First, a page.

been around too long to be treated that way. I force my issue on it. Of course

you wanna do it for the money, but at the same time, I do it for the love and

do it for the credit. Because that’s pretty much all you have in this

game is the credit and your name in situations to get you more work. Do you think there’s a future with you

and the G-Unit camp?

Kwame: Things are in the works right now. I’m not gonna

be the G-Unit producer or anything. We’re finalizing some stuff with 50

for his new album and also with Em, but until things are recorded and done and

actually making the album, I can’t put my stamp on it. I also know you’re working with Big Daddy

Kane and Black Sheep – so you’re true to where you came from, as well.

Kwame: More than just Kane and Black Sheep. As far as ‘old

school’: Kool G Rap, Kane, Black Sheep, and possibly Heavy D’s album

on Bad Boy. Also, Dana Dane. A lot of people seem to forget the era that they

come from or what they were in to, and they just go into keeping everything

new. For me, I consider it a give back, because these are the people I looked

up to before I came out. So with Kane, we’re just developing records.

There’s no deal on the table. We’re just doing songs and looking

for the best situation after that. Same thing with Black Sheep. These are people

that I came up with, went on tour with, and developed friendships. So doing

songs for them, isn’t a big deal. With older artists – unfortunately,

there’s a stigma attached to the older artists. Their only recourse is

to do independent records, because I can do a hit single on a Big Daddy Kane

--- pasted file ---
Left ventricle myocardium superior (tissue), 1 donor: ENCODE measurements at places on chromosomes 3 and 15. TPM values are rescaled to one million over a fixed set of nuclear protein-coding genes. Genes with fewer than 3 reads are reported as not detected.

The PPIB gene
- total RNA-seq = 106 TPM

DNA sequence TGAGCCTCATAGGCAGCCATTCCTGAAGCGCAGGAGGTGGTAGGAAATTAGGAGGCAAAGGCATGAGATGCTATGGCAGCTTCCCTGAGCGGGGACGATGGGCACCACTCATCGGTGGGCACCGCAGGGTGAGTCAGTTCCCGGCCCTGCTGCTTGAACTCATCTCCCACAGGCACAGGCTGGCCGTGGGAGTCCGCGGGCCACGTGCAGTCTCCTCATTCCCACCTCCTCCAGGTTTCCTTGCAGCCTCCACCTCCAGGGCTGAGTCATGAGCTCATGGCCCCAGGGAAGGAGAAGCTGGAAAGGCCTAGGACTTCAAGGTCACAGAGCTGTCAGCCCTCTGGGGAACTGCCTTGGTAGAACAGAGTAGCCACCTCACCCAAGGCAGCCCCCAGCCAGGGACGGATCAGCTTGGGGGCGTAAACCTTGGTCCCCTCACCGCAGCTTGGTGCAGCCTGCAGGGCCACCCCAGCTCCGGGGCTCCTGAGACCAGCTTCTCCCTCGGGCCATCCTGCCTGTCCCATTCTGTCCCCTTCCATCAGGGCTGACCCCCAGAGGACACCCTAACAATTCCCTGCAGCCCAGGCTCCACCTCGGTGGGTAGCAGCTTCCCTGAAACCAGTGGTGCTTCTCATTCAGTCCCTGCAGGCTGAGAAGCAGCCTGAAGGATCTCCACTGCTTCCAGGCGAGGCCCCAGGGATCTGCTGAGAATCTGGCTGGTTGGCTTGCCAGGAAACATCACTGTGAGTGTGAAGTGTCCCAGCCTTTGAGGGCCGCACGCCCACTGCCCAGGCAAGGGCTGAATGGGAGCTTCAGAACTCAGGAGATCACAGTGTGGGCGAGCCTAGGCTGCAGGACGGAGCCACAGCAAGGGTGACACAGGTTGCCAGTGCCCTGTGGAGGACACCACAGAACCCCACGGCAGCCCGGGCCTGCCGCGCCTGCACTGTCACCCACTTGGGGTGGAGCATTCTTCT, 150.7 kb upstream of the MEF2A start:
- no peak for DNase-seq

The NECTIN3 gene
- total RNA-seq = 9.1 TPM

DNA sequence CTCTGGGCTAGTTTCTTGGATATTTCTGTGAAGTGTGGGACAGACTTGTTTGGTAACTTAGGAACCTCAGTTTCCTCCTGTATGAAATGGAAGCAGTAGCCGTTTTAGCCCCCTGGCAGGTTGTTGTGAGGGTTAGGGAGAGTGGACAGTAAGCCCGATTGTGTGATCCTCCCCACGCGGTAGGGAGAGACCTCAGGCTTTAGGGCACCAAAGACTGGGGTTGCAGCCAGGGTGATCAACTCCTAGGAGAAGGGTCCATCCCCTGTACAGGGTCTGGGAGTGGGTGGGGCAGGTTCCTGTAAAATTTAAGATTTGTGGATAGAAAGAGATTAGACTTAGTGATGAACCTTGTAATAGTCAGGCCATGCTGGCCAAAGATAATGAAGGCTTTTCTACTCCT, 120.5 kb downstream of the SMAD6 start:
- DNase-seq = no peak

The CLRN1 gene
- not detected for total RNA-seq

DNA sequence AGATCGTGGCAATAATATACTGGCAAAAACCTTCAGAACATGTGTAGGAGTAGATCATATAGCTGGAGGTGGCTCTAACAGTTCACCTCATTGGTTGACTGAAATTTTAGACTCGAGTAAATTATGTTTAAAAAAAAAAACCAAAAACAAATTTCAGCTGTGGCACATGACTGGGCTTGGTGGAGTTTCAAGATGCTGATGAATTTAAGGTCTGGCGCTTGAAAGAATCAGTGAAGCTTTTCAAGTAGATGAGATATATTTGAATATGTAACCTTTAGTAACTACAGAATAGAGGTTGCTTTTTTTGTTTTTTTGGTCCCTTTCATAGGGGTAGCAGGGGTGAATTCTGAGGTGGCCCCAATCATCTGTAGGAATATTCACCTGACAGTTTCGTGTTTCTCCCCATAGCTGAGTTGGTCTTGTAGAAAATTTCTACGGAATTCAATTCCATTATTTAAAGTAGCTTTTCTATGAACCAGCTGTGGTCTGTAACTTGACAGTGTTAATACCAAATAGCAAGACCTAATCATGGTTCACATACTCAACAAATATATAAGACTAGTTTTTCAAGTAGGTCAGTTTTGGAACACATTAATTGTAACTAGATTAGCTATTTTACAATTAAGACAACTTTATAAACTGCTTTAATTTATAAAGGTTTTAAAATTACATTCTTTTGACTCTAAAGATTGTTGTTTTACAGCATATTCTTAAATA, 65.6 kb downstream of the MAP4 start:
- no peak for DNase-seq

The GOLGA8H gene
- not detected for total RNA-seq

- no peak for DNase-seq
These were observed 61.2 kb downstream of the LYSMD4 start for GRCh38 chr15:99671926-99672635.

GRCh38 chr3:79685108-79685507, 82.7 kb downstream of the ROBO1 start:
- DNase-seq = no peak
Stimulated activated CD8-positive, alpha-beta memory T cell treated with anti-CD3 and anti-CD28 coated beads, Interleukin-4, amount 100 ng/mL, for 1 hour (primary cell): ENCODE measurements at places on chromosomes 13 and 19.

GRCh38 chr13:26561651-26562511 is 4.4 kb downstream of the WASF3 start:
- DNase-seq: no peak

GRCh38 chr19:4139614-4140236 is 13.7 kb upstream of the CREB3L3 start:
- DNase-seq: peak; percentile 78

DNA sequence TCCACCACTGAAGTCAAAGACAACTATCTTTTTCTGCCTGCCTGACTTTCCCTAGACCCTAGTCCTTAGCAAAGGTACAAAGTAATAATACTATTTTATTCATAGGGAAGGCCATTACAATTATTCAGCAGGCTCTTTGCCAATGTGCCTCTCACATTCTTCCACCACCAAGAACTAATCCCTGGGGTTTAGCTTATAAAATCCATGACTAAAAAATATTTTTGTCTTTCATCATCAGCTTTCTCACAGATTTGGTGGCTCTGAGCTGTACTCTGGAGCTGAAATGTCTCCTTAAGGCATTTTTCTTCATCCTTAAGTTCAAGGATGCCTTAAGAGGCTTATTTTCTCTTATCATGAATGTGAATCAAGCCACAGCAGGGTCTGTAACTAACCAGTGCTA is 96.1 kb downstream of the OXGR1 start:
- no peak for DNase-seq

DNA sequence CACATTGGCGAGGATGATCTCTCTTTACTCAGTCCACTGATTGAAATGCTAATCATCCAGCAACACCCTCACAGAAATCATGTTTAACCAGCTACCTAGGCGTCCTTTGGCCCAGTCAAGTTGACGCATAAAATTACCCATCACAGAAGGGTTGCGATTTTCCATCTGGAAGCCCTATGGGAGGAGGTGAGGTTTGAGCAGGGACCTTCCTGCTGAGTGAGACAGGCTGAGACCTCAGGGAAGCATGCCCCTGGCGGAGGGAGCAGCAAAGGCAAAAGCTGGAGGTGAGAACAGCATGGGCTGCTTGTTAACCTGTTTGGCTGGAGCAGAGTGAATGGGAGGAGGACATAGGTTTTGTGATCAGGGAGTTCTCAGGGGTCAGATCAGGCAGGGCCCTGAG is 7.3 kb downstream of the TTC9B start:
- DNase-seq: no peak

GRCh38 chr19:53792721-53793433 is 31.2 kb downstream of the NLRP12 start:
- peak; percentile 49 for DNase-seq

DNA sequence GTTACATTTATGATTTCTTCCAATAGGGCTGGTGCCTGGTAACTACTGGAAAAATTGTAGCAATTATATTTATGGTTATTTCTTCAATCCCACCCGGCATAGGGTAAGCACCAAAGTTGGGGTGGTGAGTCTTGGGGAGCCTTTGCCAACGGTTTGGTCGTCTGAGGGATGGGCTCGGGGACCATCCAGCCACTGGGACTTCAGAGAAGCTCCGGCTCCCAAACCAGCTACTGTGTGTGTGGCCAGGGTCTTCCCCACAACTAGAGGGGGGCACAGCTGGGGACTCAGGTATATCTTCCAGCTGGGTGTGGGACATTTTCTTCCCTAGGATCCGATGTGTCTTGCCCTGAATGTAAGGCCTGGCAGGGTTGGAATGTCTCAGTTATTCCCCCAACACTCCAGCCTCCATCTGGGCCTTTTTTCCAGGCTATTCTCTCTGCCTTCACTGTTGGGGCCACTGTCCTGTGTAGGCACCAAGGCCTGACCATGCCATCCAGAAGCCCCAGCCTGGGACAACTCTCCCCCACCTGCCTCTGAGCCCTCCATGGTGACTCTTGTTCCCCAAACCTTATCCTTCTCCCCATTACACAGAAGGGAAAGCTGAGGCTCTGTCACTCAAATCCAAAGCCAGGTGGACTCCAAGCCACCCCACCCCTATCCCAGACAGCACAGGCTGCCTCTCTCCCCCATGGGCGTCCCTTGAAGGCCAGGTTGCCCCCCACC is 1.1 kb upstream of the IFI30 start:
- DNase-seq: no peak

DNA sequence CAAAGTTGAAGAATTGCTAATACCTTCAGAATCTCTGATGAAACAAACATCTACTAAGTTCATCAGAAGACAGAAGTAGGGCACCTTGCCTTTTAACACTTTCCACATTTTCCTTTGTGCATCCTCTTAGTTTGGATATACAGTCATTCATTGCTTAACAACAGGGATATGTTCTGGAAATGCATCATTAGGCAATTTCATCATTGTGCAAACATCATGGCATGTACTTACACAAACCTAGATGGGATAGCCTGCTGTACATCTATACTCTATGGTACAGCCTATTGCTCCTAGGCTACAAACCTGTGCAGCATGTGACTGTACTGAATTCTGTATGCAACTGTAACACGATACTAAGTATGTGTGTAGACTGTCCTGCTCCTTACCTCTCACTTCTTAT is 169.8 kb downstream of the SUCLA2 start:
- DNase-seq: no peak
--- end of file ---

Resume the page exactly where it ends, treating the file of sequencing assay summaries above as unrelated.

record, but Universal isn’t gonna sign it. Well, the radio won’t play it and neither

will MTV.

Kwame: Yeah, it’s my biggest goal in Hip-Hop is to break

down that barrier between old school and new school, and let it be based on

your talent, your merit, and how you perform [each] record. Because when the

Rolling Stones or the Isley Brothers put out a record, every radio station will

jump on it. Fans from sixteen to sixty will jump on it. Why can’t Big

Daddy Kane be that same way? I feel that’s my duty to break it down. Support

what supported you coming up. Rap is the only art form that’ll tear down

what created it. How hard was the transition for you from old

Kwame the MC to Kwame the producer?

Kwame: Very. The mindset that I had was never hating the industry.

What I learned a long time ago is that this is an industry of opinion. I can’t

reach into people’s brains and change their opinion. All I can do is let

my work show. If you knock at the door long enough, somebody’s gonna answer

the door. I just put myself around situations that could advance me and be a

team player. That worked for me. That took a long time – it took damn near ten

years. What was the lowest point, the bottom?

Kwame: The lowest point was [in 1993], I left Atlantic Records.

I put out Nasty. The album was recorded in ’90-’91. They

didn’t put it out until ’92. By the time they put it out, people

like Tribe were really hittin’ and rap got a lil’ bit grittier –

so that danceable, happy stuff really wasn’t in style. They pretty much

sabotaged me when the album came out and it didn’t do well. So at that

point, I decided to leave Atlantic and I thought I could get into another contract